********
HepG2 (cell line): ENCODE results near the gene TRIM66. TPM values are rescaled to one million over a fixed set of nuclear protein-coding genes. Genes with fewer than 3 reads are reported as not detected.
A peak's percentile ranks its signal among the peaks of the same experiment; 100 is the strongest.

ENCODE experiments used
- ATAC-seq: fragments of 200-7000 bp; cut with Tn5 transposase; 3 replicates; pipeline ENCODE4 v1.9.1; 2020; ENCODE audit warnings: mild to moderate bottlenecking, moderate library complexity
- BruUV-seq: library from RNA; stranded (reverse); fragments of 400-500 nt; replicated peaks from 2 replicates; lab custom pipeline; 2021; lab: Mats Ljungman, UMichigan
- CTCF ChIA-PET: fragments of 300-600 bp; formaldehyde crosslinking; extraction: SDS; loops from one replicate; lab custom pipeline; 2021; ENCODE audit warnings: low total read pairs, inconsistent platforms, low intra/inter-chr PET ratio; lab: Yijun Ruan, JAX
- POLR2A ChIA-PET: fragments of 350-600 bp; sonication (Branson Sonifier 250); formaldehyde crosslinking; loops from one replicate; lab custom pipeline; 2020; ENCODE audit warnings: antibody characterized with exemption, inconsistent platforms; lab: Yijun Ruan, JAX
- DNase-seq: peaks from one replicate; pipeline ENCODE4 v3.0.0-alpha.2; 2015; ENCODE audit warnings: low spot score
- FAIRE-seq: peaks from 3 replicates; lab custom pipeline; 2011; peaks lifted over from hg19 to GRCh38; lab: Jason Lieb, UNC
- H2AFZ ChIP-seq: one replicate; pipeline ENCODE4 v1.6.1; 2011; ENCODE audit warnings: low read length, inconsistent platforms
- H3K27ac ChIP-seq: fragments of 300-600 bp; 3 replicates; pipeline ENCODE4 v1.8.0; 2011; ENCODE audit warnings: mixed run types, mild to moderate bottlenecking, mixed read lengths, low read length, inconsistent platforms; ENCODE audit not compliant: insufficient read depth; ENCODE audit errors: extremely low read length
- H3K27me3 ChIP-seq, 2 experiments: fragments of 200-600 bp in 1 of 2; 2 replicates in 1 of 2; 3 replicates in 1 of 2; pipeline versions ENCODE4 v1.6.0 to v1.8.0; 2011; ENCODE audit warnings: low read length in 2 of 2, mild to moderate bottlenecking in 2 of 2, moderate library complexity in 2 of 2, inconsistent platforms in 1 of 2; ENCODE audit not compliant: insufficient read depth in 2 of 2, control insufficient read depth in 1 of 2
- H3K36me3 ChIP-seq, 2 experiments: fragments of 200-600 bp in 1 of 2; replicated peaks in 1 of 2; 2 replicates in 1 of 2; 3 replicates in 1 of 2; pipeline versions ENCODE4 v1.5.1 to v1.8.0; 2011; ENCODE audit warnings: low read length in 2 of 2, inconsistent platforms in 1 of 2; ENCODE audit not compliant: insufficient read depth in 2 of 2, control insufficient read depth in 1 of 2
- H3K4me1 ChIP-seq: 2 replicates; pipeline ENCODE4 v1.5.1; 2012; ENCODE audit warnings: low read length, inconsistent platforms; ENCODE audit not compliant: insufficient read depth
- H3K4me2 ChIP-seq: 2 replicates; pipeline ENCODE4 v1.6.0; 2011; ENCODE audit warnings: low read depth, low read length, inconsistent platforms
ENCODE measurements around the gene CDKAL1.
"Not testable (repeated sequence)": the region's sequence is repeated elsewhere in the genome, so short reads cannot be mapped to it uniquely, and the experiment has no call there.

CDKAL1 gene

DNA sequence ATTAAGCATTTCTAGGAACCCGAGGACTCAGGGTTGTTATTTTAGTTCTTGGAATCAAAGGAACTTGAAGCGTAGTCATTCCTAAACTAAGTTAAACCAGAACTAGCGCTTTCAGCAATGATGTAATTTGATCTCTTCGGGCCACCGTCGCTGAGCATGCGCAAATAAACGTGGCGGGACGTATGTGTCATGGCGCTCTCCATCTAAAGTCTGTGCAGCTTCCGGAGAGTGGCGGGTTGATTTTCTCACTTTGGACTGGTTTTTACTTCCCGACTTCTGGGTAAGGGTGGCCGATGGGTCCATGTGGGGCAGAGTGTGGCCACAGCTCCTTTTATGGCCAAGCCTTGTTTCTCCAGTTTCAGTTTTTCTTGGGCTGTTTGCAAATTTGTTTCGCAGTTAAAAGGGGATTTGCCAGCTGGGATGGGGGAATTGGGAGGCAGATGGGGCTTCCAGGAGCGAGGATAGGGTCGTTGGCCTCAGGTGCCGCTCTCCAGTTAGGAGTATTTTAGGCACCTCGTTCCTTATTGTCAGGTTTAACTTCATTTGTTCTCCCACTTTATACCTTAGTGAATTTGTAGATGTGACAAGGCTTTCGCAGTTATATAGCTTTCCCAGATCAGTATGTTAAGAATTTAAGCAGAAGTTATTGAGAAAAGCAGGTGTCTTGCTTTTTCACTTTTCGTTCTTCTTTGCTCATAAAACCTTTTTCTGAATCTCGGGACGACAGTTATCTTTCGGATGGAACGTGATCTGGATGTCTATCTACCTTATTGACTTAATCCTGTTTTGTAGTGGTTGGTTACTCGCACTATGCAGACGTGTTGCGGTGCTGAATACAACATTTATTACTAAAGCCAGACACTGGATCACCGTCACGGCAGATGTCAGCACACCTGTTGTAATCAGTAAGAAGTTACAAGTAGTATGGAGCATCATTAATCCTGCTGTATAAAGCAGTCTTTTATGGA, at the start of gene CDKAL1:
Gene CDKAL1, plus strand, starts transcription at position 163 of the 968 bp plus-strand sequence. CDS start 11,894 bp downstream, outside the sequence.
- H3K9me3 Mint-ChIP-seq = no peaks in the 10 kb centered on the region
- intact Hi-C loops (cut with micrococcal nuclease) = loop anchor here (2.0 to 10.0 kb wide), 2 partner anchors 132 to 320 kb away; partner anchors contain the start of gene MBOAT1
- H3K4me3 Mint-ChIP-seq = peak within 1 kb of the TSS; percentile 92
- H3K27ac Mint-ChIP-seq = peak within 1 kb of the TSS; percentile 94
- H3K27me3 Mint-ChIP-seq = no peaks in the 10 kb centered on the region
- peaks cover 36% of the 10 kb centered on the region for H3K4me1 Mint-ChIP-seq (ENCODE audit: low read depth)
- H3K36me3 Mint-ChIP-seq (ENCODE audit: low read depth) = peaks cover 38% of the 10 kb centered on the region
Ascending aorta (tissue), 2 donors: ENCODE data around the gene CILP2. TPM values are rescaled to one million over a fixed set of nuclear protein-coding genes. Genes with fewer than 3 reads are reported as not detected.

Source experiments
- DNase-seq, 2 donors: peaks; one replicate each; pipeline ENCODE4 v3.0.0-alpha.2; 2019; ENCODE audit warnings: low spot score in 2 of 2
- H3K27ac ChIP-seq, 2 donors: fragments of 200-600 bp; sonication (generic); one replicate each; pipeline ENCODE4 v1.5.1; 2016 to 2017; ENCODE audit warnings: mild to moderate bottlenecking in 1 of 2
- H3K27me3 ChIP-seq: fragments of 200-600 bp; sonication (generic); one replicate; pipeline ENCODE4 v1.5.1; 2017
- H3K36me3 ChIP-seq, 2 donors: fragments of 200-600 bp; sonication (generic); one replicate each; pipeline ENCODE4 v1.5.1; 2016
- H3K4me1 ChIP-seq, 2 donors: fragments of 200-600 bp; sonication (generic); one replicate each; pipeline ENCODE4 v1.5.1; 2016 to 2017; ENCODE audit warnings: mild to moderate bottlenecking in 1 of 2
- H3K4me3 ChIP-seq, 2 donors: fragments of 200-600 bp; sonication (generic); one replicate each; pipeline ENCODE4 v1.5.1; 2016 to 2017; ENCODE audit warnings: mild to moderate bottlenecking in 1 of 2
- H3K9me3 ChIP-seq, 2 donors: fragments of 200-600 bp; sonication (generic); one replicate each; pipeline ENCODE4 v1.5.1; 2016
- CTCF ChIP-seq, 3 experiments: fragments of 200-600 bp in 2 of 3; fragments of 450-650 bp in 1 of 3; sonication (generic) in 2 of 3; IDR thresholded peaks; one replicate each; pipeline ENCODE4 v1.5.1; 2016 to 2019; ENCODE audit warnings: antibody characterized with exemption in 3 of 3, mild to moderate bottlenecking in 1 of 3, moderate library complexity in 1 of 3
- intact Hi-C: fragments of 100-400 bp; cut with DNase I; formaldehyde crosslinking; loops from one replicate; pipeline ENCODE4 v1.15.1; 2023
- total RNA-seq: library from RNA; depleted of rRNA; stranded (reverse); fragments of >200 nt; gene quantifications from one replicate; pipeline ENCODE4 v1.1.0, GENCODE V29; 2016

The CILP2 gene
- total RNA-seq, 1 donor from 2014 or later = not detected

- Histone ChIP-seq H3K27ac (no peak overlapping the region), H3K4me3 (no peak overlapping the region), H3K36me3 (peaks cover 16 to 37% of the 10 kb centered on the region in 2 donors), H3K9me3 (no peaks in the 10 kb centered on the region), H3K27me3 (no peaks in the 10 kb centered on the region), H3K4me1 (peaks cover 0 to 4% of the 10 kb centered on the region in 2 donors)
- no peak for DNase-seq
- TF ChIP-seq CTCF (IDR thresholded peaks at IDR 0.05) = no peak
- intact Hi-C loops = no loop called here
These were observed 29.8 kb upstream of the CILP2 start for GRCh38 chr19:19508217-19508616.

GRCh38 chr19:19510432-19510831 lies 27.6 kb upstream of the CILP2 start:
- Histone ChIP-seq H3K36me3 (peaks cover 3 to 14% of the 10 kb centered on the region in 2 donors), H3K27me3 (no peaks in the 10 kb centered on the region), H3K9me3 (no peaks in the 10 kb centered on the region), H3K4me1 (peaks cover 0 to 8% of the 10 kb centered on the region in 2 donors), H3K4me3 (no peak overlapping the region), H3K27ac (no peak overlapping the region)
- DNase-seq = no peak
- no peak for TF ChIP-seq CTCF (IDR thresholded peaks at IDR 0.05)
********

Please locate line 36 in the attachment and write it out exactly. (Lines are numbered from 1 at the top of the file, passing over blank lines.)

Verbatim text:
- H3K9me3 ChIP-seq, 2 donors: fragments of 200-600 bp; sonication (generic); one replicate each; pipeline ENCODE4 v1.5.1; 2016